Expand chart
Data: Investing.com; Chart: Chris Canipe/Axios

The U.S. Treasury yield curve between 3 months and 10 years inverted on Monday, as it has before every recession in the past 50 years. Inversion has been a false signal just once in that time.

What it means: When yields on short-dated Treasury notes (typically 3-month bills to 2-year notes) climb above longer-dated ones, it signals short-term borrowing costs are more expensive than longer-term loan costs.

  • As Reuters' Dhara Ranasinghe and Sujata Rao note, "Under these circumstances, companies often find it more expensive to fund their operations, and executives tend to temper or shelve investments. Consumer borrowing costs also rise and consumer spending, which accounts for more than two-thirds of U.S. economic activity, slows."
  • "The economy eventually contracts and unemployment rises."

Timing: The yield curve has inverted six to 24 months before every U.S. recession and it typically reverts to normal before the recession comes.

  • It first inverted in March.

Go deeper: The Treasury yield curve has steepened for all the wrong reasons

Go deeper

2 hours ago - Sports

Pac-12 will play football this fall, reversing course

A view of Levi's Stadium during the 2019 Pac-12 Championship football game. Photo: Alika Jenner/Getty Images

The Pac-12, which includes universities in Arizona, California, Colorado, Oregon, Utah and Washington state, will play football starting Nov. 6, reversing its earlier decision to postpone the season because of the coronavirus pandemic.

Why it matters: The conference's about-face follows a similar move by the Big Ten last week and comes as President Trump has publicly pressured sports to resume despite the ongoing pandemic. The Pac-12 will play a seven-game conference football season, according to ESPN.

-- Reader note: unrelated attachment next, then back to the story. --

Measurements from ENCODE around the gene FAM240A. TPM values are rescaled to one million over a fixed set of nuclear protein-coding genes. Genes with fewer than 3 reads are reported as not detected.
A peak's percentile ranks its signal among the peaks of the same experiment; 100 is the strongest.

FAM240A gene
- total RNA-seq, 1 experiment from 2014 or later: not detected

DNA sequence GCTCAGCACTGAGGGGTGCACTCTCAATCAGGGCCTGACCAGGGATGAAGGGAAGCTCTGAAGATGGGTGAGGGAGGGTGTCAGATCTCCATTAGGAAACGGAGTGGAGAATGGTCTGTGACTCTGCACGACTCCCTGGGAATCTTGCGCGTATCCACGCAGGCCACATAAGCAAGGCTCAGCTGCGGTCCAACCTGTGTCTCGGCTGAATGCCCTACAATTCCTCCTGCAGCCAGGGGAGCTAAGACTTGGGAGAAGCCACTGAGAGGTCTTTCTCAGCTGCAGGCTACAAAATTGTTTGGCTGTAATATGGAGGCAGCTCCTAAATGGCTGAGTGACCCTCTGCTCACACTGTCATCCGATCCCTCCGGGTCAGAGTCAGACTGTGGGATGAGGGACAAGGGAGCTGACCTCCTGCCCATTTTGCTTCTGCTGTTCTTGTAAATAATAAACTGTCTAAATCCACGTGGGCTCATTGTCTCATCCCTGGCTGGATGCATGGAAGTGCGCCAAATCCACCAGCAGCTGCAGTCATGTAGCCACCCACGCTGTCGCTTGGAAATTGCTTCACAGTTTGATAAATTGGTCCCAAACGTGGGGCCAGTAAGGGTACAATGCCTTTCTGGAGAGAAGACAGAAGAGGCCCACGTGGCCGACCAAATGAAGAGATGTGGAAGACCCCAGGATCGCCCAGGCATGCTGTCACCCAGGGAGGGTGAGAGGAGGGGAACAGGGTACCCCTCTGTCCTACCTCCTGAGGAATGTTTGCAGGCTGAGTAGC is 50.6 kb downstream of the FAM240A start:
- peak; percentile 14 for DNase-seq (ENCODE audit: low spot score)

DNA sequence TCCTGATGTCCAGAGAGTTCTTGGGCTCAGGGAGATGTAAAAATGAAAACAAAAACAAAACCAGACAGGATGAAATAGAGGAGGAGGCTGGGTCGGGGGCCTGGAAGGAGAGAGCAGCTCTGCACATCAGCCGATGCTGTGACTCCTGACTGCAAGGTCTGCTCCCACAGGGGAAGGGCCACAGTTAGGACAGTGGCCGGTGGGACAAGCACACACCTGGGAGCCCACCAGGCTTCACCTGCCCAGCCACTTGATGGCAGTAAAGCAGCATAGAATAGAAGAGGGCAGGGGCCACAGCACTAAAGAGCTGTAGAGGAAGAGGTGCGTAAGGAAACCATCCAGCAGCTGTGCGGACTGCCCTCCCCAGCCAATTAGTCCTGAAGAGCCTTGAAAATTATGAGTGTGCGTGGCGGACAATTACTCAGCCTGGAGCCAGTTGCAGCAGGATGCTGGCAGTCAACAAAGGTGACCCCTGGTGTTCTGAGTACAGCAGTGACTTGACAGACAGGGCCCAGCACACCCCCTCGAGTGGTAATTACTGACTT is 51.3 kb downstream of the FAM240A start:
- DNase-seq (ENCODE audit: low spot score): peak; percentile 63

Dave Lawler, author of World
3 hours ago - World

Global coronavirus vaccine initiative launches without U.S. or China

Data: Gavi, The Vaccine Alliance; Map: Naema Ahmed/Axios

A global initiative to ensure equitable distribution of coronavirus vaccines now includes most of the world — but not the U.S., China or Russia.

Why it matters: Assuming one or more vaccines ultimately gain approval, there will be a period of months or even years in which supply lags far behind global demand. The COVAX initiative is an attempt to ensure doses go where they're most needed, rather than simply to countries that can produce or buy them at scale.

Updated 3 hours ago - Politics & Policy

Coronavirus dashboard

Illustration: Sarah Grillo/Axios

  1. Global: Total confirmed cases as of 6:15 p.m. EST: 32,062,182 — Total deaths: 979,701 — Total recoveries: 22,057,268Map.
  2. U.S.: Total confirmed cases as of 6:15 p.m EST: 6,967,103 — Total deaths: 202,558 — Total recoveries: 2,670,256 — Total tests: 97,459,742Map.
  3. Health: Cases are surging again in 22 states — New York will conduct its own review of coronavirus vaccine.
  4. Business: America is closing out its strongest quarter of economic growth.
  5. Technology: 2020 tech solutions may be sapping our resolve to beat the pandemic.
  6. Sports: Here's what college basketball will look like this season.
  7. Science: During COVID-19 shutdown, a common sparrow changed its song.

Get Axios AM in your inbox

Catch up on coronavirus stories and special reports, curated by Mike Allen everyday

Please enter a valid email.

Subscription failed
Thank you for subscribing!